The ongoing Kashmir Valley unrest needs to be correctly understood and appreciated as a national security issue and challenge. But before we delve into the contemporary issues surrounding Kashmir, it is necessary to briefly revisit history:


A brief timeline:

August 1947:  Partition of the Indian subcontinent along religious lines lead to the formation of India and Pakistan.

October 1947 – The Maharaja of Kashmir signed a treaty of accession with India after attacks by a Pakistani tribal army. Under the Instrument of Accession, a temporary special status was granted to the State under article 370 of the Indian Constitution.

1947-48: War broke out between India and Pakistan over the region.

January 1948: India referred the dispute to the United Nations.

August 1948: UN directed Pakistan to remove its troops, after which India was also to withdraw the bulk of its forces. Once this happened, a “free and fair” plebiscite was to be held to allow the Kashmiri people to decide their future. But a plebiscite could not be held, partly because Pakistan would not withdraw its forces from Pakistan-held Kashmir, and partly because Indo-Pak relations got enmeshed in the Cold War.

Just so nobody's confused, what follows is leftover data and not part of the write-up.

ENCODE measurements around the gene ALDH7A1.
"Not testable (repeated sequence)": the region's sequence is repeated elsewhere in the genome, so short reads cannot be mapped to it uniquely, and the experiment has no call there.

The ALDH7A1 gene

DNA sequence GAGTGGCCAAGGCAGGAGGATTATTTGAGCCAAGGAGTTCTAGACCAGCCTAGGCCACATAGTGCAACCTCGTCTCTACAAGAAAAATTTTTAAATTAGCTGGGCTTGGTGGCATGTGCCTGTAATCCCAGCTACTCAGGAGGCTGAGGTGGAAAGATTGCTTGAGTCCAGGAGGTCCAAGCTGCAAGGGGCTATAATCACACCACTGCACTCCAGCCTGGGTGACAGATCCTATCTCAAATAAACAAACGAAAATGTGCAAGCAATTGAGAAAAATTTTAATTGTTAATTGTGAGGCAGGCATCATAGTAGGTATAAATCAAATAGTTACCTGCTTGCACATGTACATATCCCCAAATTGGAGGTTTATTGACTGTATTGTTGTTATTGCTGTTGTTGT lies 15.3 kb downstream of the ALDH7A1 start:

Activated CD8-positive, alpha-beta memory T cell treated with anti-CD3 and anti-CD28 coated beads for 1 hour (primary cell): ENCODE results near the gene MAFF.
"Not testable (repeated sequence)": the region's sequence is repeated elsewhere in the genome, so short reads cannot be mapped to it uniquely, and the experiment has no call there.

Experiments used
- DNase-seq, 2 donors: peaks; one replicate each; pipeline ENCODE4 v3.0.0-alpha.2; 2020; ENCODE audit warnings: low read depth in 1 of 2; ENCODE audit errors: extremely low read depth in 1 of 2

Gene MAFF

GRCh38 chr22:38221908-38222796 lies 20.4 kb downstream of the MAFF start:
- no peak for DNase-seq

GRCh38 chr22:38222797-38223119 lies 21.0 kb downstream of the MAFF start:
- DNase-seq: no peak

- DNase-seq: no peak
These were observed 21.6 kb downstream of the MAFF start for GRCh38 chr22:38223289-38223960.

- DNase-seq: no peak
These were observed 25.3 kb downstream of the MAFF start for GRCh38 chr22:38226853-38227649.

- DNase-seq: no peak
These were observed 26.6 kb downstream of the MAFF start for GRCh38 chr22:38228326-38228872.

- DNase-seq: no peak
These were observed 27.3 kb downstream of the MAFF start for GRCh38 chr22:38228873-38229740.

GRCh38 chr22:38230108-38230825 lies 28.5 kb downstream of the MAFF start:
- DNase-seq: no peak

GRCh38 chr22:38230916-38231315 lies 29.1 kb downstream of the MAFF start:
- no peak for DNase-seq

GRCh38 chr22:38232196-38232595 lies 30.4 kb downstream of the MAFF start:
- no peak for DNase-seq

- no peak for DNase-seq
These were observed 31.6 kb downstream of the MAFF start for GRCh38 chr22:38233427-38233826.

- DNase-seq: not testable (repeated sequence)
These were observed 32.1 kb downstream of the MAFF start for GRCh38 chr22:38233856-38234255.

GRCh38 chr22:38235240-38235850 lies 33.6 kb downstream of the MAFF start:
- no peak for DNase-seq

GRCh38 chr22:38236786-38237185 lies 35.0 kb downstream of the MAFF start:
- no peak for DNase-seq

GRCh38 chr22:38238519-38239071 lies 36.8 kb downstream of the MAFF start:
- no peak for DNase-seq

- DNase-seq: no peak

January 1, 1949: A ceasefire was agreed, with 65% of the territory under Indian control and the remainder with Pakistan. The ceasefire was intended to be temporary but the Line of Control remains the de facto border between the two countries.

1956: The Constituent Assembly of Jammu and Kashmir ratified the accession of the state to India.

1965-66 – A brief war between Indian and Pakistan over Kashmir ends in a ceasefire and signing of the Tashkent agreement.

1971-72 – Another Indo-Pakistani war ended in defeat for Pakistan and the formation of the independent nation of Bangladesh (formerly known as East Pakistan) which lead to the 1972 Simla Agreement. This turned the Kashmir ceasefire line into the Line of Control, and both sides pledged to settle their differences through negotiations.

Start of insurgency

1987 – Disputed state elections in Jammu and Kashmir gave impetus to a pro-independence insurgency. India accused Pakistan of fomenting the insurgency by dispatching fighters across the Line of Control, which Pakistan denied.

1990 – India imposed Armed Forces Special Powers Act (AFSPA) in Jammu and Kashmir following escalation of insurgency.

1990s – Violence intensified in Kashmir. Islamic militants carried out ethnic cleansing in the Kashmir Valley, terrorizing non-Muslims, mainly Kashmiri pundits, causing large numbers of people to flee, mainly to Jammu. The Indian military responded with repression to the terrorism, foreign infiltration, and the domestic insurgency, which are now all mixed up. There are allegations of serious human rights abuses on all sides.

Recent events:

March 2015 – India’s ruling BJP party was sworn into government in Kashmir for the first time in coalition with the local People’s Democratic Party.

September 2015 – Muslim separatist leaders in Kashmir closed shops, businesses and government departments in protest at the enforcement of a ban on eating beef.